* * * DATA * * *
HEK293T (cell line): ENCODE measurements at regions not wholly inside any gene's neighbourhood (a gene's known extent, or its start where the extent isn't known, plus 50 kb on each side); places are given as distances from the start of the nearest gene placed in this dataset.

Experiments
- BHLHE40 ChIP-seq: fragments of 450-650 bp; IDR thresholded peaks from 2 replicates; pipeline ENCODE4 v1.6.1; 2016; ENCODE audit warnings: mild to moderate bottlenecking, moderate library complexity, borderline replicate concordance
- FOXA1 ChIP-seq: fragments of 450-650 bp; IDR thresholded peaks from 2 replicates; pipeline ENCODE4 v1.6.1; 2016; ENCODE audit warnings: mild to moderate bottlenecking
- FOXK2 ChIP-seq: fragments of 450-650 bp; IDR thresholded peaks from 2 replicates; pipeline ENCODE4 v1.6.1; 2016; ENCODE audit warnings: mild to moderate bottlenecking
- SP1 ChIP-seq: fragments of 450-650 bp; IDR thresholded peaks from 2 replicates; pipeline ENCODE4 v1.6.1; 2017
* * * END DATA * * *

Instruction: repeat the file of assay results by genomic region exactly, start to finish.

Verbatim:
HEK293T (cell line): ENCODE measurements at regions not wholly inside any gene's neighbourhood (a gene's known extent, or its start where the extent isn't known, plus 50 kb on each side); places are given as distances from the start of the nearest gene placed in this dataset.

Experiments
- BHLHE40 ChIP-seq: fragments of 450-650 bp; IDR thresholded peaks from 2 replicates; pipeline ENCODE4 v1.6.1; 2016; ENCODE audit warnings: mild to moderate bottlenecking, moderate library complexity, borderline replicate concordance
- FOXA1 ChIP-seq: fragments of 450-650 bp; IDR thresholded peaks from 2 replicates; pipeline ENCODE4 v1.6.1; 2016; ENCODE audit warnings: mild to moderate bottlenecking
- FOXK2 ChIP-seq: fragments of 450-650 bp; IDR thresholded peaks from 2 replicates; pipeline ENCODE4 v1.6.1; 2016; ENCODE audit warnings: mild to moderate bottlenecking
- SP1 ChIP-seq: fragments of 450-650 bp; IDR thresholded peaks from 2 replicates; pipeline ENCODE4 v1.6.1; 2017